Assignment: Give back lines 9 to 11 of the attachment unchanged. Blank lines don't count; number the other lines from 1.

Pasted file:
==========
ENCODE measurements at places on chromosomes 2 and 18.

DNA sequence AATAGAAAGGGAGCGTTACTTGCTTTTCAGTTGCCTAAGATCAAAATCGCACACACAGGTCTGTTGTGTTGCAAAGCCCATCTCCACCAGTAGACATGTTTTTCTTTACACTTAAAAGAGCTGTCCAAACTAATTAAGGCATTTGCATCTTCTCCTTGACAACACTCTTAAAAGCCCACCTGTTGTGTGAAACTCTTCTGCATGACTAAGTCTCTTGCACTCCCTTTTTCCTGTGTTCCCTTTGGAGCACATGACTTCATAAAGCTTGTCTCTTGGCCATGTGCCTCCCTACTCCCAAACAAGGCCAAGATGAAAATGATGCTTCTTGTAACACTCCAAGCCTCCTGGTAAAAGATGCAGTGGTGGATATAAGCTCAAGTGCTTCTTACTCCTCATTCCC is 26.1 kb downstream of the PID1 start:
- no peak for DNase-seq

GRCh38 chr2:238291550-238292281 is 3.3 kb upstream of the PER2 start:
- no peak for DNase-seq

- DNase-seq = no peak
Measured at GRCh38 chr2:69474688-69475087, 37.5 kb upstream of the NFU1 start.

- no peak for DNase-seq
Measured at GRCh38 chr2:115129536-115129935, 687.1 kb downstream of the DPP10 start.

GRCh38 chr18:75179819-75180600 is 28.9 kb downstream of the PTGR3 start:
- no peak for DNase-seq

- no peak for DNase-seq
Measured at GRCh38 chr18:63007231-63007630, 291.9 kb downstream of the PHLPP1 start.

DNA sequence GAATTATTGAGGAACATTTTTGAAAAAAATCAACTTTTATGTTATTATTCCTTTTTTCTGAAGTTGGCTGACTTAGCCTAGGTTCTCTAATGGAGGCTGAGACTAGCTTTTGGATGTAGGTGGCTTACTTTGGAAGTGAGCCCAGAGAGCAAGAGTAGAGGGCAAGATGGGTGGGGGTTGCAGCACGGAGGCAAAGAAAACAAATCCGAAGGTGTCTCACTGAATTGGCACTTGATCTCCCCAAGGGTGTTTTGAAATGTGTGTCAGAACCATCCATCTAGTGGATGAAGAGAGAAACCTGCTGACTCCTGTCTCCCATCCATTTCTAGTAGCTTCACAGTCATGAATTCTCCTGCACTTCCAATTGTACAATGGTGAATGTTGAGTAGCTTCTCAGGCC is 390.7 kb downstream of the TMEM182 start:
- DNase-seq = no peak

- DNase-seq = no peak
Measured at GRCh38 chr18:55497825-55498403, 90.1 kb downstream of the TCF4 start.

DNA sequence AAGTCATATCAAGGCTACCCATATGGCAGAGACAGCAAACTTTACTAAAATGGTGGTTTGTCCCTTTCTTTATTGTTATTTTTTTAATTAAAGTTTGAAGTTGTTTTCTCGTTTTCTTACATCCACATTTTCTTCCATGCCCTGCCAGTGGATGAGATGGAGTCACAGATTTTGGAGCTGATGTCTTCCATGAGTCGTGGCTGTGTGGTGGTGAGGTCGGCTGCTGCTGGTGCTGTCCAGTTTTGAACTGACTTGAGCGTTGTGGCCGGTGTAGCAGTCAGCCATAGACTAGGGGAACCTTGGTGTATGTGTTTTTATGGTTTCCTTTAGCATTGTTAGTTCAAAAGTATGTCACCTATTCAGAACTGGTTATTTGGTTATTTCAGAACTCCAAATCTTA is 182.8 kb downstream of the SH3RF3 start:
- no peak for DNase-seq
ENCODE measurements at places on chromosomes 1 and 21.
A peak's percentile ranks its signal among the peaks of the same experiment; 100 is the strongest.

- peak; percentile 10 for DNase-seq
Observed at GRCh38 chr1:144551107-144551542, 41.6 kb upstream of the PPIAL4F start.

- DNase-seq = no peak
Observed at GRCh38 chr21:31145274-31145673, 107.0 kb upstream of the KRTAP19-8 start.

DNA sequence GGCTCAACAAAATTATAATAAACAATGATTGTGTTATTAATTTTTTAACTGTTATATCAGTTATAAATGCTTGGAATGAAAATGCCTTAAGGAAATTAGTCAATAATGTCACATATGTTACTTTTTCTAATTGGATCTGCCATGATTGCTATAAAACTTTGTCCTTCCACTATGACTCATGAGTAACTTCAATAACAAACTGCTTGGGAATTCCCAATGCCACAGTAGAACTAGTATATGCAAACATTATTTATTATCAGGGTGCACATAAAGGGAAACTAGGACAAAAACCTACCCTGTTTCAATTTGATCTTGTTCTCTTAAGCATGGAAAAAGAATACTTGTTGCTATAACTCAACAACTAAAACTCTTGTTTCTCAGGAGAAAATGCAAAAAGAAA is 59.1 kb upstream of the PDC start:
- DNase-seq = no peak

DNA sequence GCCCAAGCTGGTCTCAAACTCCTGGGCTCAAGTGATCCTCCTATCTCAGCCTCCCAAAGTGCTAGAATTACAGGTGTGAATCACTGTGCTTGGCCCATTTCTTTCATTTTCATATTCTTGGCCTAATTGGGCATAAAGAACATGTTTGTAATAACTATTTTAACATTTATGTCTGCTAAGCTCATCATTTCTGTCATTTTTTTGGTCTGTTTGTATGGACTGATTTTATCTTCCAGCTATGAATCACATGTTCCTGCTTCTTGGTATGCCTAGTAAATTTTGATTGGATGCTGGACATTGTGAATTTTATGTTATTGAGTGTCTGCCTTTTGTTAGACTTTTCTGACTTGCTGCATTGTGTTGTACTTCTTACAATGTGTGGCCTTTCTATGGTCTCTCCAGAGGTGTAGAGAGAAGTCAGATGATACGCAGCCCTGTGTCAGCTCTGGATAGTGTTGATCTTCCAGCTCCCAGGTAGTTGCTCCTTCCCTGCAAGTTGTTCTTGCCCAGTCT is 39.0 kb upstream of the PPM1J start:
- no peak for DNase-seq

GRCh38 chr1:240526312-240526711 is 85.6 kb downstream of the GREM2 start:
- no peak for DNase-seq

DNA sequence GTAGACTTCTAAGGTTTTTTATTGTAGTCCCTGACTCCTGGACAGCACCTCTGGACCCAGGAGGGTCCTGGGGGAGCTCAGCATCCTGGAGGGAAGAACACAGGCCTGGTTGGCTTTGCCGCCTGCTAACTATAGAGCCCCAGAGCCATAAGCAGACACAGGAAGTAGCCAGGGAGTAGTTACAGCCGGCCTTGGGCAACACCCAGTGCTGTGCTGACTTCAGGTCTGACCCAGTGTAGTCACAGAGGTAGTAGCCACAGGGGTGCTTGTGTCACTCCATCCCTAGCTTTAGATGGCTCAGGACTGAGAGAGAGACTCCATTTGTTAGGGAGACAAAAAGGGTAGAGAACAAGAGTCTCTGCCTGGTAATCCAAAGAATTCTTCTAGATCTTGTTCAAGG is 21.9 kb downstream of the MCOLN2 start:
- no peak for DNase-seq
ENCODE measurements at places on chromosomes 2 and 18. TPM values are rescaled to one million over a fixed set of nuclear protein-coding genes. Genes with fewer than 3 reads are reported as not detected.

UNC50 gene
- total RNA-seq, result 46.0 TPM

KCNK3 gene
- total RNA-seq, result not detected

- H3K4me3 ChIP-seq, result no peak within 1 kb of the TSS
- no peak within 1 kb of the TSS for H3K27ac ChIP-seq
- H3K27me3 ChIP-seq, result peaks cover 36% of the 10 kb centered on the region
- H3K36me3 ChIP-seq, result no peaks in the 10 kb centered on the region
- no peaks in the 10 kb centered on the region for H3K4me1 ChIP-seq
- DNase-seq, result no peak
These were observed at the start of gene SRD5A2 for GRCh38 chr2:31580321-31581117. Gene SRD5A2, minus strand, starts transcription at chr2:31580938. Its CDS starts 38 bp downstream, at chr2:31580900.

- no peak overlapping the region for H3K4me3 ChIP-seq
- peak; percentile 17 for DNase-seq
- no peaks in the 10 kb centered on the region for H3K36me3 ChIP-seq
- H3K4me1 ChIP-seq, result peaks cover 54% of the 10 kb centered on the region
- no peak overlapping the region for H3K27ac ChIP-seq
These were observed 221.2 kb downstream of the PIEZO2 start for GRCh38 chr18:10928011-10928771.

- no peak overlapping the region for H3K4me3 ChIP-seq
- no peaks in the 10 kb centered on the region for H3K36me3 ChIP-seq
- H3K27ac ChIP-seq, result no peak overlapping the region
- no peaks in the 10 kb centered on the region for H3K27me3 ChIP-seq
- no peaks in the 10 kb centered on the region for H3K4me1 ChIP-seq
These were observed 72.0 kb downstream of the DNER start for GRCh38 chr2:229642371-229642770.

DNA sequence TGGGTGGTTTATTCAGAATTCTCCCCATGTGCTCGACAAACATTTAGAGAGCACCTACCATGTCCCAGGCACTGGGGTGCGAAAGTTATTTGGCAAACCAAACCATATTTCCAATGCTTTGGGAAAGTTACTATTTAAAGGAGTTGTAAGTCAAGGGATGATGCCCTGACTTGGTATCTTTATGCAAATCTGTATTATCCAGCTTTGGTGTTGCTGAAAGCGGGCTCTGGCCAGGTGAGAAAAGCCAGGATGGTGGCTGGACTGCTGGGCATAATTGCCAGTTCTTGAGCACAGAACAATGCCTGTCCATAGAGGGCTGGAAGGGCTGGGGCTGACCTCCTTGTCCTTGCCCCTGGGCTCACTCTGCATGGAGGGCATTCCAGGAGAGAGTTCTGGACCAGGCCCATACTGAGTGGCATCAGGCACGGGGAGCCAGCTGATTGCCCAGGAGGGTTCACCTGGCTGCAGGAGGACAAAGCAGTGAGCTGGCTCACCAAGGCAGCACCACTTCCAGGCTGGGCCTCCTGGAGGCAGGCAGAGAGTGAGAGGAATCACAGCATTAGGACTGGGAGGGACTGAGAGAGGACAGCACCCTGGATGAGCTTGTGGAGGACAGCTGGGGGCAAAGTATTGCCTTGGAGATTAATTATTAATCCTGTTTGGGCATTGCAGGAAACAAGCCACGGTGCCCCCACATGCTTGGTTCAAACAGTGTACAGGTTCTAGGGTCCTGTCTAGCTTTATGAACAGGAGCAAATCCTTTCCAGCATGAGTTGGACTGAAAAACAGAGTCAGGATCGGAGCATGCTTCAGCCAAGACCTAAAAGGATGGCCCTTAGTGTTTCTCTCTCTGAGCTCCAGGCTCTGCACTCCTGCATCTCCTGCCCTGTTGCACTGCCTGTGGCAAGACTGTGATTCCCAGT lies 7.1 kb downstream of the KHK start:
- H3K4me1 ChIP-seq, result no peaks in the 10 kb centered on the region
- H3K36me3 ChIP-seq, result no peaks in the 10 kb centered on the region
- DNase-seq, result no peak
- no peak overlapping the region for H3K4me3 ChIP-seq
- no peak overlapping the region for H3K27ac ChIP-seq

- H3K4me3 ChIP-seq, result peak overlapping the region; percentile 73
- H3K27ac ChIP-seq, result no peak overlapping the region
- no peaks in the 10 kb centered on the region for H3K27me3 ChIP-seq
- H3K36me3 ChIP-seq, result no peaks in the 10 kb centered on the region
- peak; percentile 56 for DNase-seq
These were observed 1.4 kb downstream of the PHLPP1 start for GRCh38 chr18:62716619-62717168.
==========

Measured at GRCh38 chr2:115129536-115129935, 687.1 kb downstream of the DPP10 start.

GRCh38 chr18:75179819-75180600 is 28.9 kb downstream of the PTGR3 start:
- no peak for DNase-seq